TOKYO -- Users on the dark web in China trade hacking tips and other information that help drive a rising wave of data theft and other cybercrimes, experts say.
"Seeking people who can hack South Korean or Japanese websites. No need to reply if you don't have the technique or experience," said a post on a Chinese dark website. The request was discovered Jan. 25 by CNsecurity, a South Korean information security service provider.
The post listed job search and staffing websites as targets, including those run by Tokyo companies Mynavi and Recruit as well as Japan's public employment service network, dubbed Hello Work, according to CNsecurity.
The Chinese internet stands apart in a number of aspects, partly the result of authorities' attempts to shut out foreign information and platforms. This has given rise to a specialized online ecosystem inhabited by hackers.
Dark websites in China are unique in two ways, according to SouthPlume, the Japanese agency for CNsecurity. First, Chinese hackers communicate with one another through local social media. This creates what amounts to a members-only organization that differs from the general darknet, where websites are accessed only through anonymizing browsers such as Tor.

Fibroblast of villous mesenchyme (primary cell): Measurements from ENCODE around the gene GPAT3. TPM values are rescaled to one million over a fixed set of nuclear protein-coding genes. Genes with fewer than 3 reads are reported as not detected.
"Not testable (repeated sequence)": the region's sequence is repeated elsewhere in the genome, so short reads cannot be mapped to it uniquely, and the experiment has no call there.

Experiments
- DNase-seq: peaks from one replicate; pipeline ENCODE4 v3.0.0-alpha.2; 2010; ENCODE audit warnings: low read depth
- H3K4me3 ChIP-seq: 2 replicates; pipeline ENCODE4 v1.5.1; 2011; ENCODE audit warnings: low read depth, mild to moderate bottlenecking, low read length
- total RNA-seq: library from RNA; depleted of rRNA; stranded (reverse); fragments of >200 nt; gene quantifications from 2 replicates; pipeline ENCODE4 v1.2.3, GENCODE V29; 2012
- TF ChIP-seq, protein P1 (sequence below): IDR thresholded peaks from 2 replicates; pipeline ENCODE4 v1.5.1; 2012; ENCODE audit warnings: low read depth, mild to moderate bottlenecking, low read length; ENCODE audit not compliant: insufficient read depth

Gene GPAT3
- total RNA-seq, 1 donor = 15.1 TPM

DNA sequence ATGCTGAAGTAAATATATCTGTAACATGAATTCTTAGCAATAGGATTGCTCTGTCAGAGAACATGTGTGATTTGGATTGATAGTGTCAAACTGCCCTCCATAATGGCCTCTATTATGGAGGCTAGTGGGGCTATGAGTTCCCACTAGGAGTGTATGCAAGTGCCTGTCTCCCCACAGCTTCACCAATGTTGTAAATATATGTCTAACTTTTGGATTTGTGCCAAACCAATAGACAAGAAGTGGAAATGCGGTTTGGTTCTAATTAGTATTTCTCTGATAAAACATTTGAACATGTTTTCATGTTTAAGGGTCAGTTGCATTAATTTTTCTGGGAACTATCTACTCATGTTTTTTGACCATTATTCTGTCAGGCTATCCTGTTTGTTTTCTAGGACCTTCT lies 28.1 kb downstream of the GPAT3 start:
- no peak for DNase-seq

Chinese dark websites also lack the typical underground listings of drugs, weapons or child pornography. Instead, they mostly traffic in personal information and tips on hacking corporate sites, according to SouthPlume.
Mynavi reported in February that unauthorized logins were made for over 210,000 resumes on its website between Jan. 17 and Feb. 9, though the company said it had not confirmed that Chinese hackers were responsible.
Credit card fraud has increased in Japan since around 2017. This coincides with the surge in Chinese tourists visiting the country, though any link between the trends remains difficult to prove.
Sompo Risk Management, a unit of Japanese insurance group Sompo Holdings, has reported a July 2020 post in which an individual self-identifying as the head of a data analysis department at a listed Chinese company sought to trade leaked data.
Information on dark sites changes constantly, making it difficult to combat a data breach afterward.
"The only way for risk-minded businesses to deal with this is for each one of them to take some kind of preventive measures," said Toru Atsumi, a senior fellow at Sompo Risk Management's cybersecurity division.